Abstract

Objectives. Patients with rheumatoid arthritis (RA) and clinicians have different views about benefits from treatments. More knowledge is needed about how patients assess outcomes in order to update current measurements.

Methods. Focus group interviews were performed at four Swedish rheumatology clinics. A total of 25 patients with RA were included, representing a wide range of ages and disease duration. Predetermined topics relating to important outcomes from and satisfaction/dissatisfaction with RA treatments were discussed.

Results. The participants’ initial outcome assessments included physical and psychosocial items, which comprised overall treatment goals such as impairment in social roles, fatigue, daily activities and self-confidence. The identified themes were ‘Normal life’, ‘Physical capacity’, ‘Independence’ and ‘Well-being’. Satisfaction with treatment was associated with the quality of communication between staff and the patient. The participants assumed this as a prerequisite for a treatment to work. Patients wanted to be accepted as experts on their own bodies, and expected all clinicians to be experts on RA. This made it possible for patients to ‘take charge’ of their life situation. Good resources for and access to rheumatology care were desired.

Conclusions. Suggesting a holistic approach to rheumatology care, the study results indicate that the illness and outcomes have to be evaluated within an individual RA patient's total life situation, described in the identified themes: ‘Normal life’, ‘Physical capacity’, ‘Independence’ and ‘Well-being’. Development and validation of measurements covering these issues is suggested. More research is needed about communication and how patients experience their roles in the rheumatology clinic.

The clinical care of rheumatic patients requires assessment not only of the condition of organs and laboratory measures but also of their functional ability. Since its publication in 1949, the assessor-made Steinbrocker Functional Classification [1] has been used clinically for patients with rheumatoid arthritis (RA). However, the paradigm shift in the assessment of disease activity and outcome did not obtain general acceptance for several decades, when it was advocated that professionals involved in rheumatology care should add patient-centred, self-reported measurements of symptoms and disability for use in clinical practice [2]. A large number of measurements have been created and validated [3–7]. Thus, core sets of variables for use in short-term assessments of therapeutic response in RA are suggested. They include joint scores, symptom reports by patients and physicians, measures of inflammation, joint damage and of physical and psychosocial dysfunction influencing quality of life according to the ACR, the EULAR and/or the ILAR definitions. Additionally, measures for the important long-term multidimensional outcome assessments are presented, comprising items suggested not only by health professionals but also by patients, who were interviewed when the measurements were created. A recent reconstruction of the World Health Organization (WHO) International Classification of Functioning, Disability and Health (ICF) [8] is also available for multifactorial assessment of health and health-related states.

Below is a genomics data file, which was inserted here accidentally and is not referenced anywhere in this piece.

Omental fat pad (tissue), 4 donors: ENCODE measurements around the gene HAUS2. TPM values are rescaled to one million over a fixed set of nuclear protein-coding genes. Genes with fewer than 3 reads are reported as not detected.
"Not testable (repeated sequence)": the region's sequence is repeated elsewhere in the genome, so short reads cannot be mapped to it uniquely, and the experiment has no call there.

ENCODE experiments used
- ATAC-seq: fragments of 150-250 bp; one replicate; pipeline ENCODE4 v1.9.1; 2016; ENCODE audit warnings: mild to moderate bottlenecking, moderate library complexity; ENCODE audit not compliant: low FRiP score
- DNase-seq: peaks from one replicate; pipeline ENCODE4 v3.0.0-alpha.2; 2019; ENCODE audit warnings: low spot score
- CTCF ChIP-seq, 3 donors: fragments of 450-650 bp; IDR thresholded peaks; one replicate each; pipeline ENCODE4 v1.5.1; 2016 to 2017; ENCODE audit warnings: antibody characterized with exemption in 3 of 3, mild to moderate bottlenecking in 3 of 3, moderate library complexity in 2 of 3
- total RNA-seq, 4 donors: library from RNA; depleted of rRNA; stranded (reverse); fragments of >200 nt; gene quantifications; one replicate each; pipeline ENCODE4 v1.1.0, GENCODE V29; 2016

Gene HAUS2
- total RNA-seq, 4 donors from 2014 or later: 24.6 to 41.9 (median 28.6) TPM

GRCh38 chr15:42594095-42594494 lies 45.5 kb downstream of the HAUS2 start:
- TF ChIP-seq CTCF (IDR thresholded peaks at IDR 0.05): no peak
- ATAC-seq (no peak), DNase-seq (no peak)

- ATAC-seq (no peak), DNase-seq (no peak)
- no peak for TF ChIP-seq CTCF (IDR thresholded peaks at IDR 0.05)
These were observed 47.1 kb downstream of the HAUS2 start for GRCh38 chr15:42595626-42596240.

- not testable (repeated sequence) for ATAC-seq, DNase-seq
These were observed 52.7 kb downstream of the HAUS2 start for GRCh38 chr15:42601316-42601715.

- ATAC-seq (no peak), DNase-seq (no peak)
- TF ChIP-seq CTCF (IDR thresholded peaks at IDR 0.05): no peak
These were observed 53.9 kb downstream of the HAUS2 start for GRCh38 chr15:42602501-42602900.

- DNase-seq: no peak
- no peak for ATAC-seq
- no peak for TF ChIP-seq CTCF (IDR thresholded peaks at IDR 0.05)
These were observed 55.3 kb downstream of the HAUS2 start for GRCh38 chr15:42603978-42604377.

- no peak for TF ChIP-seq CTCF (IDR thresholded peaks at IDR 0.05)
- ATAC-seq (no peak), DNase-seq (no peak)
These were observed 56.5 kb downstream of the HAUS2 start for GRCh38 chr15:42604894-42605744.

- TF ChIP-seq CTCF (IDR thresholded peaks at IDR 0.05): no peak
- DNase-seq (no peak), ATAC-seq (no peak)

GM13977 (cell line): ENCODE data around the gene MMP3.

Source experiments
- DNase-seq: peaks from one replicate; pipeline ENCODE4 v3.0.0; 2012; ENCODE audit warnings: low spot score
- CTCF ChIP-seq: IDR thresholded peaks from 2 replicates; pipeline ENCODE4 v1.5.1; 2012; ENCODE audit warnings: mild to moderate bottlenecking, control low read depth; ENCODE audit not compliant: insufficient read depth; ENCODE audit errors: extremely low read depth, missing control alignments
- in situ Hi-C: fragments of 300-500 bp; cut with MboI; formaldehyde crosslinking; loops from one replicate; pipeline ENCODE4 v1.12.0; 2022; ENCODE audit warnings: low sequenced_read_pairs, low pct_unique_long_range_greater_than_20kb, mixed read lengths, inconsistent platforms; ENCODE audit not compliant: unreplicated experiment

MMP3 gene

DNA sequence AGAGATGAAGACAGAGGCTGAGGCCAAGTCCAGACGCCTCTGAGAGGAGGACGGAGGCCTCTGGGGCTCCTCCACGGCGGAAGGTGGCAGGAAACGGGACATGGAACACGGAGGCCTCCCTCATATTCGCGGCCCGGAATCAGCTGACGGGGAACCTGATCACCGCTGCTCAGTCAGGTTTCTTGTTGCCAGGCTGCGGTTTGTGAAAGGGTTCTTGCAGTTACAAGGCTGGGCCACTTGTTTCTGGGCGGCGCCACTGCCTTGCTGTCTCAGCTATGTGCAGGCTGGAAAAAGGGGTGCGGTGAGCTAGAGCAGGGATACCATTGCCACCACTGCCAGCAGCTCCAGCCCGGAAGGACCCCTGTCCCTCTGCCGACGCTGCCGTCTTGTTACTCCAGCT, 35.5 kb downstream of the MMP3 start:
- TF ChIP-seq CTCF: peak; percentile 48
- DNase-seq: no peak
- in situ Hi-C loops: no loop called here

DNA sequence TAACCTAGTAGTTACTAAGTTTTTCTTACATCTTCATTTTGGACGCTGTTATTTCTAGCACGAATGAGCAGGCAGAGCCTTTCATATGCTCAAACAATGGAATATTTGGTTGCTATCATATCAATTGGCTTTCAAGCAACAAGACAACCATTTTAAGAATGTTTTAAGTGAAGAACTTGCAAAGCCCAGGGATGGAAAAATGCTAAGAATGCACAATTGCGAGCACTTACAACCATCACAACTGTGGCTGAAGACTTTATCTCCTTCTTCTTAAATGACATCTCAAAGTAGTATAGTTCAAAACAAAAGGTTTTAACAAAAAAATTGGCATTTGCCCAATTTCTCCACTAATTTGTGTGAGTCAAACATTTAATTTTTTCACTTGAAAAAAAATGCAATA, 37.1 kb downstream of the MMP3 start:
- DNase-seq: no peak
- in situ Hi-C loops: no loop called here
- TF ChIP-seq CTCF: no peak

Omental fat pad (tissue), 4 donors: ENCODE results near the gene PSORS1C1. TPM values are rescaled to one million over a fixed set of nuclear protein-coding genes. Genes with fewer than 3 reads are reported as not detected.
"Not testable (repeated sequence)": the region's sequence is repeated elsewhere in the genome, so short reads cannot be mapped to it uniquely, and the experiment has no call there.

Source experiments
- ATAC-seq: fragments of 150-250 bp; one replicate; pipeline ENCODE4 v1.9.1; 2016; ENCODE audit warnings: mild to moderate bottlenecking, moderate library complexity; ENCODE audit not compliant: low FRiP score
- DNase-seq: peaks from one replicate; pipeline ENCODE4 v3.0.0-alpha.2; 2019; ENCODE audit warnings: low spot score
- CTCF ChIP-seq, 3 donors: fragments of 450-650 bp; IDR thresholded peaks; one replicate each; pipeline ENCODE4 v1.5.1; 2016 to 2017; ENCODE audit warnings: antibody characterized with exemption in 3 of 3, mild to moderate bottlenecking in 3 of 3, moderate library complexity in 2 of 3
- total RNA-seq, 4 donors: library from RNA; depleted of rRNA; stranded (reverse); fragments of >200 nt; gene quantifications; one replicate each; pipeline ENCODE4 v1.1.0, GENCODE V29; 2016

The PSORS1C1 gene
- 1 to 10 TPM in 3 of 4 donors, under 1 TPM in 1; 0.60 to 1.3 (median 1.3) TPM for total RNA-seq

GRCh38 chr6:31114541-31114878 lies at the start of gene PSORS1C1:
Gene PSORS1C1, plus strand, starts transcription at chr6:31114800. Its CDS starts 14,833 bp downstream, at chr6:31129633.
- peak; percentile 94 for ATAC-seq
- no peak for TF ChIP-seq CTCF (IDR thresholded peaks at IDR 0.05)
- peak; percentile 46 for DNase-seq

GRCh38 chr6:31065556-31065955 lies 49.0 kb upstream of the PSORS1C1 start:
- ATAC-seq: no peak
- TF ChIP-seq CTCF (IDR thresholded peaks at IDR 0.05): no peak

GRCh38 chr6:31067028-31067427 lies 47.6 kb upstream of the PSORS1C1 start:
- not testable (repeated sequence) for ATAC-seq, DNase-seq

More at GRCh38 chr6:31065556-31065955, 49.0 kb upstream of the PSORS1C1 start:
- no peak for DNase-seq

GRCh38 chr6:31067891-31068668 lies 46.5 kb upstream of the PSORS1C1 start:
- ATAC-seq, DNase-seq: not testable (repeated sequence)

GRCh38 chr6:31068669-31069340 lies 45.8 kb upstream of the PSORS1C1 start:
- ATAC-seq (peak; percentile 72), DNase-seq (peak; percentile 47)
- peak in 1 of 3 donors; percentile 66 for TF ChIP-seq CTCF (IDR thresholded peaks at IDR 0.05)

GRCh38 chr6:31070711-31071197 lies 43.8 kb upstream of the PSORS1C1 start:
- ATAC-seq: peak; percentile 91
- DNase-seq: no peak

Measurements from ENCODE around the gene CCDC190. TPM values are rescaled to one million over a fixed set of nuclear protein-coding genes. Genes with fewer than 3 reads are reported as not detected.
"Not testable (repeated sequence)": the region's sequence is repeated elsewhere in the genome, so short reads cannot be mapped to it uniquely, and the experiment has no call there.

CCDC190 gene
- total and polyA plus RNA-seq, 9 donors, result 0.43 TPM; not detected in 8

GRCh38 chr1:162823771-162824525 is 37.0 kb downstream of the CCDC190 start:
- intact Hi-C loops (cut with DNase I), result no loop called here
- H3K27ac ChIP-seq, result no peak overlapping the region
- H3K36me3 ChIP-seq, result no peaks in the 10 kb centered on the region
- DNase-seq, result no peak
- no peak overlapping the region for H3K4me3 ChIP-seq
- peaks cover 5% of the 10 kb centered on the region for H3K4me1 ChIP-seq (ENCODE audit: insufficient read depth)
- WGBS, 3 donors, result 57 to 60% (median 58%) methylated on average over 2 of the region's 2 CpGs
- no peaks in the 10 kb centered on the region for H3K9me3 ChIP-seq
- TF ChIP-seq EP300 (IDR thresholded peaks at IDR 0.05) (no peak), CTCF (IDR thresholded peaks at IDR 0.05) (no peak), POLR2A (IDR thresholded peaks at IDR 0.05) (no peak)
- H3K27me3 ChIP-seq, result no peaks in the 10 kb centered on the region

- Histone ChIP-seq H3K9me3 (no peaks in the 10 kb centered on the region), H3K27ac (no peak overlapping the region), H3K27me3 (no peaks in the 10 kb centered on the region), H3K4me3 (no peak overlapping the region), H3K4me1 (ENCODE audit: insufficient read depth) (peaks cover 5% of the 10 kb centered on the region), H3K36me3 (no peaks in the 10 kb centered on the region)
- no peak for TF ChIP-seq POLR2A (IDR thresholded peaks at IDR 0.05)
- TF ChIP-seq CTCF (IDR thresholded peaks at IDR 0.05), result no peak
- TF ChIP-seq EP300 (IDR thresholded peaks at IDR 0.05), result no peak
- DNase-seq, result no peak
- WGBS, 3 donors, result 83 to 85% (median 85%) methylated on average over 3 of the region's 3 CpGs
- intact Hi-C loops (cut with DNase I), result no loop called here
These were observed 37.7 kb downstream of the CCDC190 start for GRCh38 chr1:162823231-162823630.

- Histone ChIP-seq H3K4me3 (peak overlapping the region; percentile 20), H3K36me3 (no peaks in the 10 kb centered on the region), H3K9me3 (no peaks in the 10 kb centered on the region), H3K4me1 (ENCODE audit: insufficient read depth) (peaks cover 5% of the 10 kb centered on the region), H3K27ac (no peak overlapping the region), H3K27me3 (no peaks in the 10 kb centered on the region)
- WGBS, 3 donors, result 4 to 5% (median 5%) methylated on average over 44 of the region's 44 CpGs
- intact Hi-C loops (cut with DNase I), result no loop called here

There is still no general agreement about which self-report multidimensional functional measurement should be used in routine clinical care. However, the Health Assessment Questionnaire (HAQ) disability index [7, 9, 10] has been used globally as ‘the gold standard’ [11] in spite of its scoring problems [12, 13].

Experts keep evaluating the qualities of the measurements [14–16]. As a result, a growing number of studies have been found to report a discordance in opinion between patients and professionals when it comes to symptoms, the impact of the disease and treatment outcomes [17–20]. Consequently, one vital goal now is to reconsider patients’ perspectives and cooperation in the assessment of important treatment outcomes [21].

Inspired by an on-going British multicentre study exploring RA patients’ preferences on treatment and outcomes [22], we adopted the same qualitative focus group method and topics in this Swedish study. The research questions to be addressed in the interactive discussions by the focus group participants concerned the most important outcomes from their RA treatments, decisions relating to when a treatment is working, and factors associated with satisfaction/dissatisfaction with a treatment.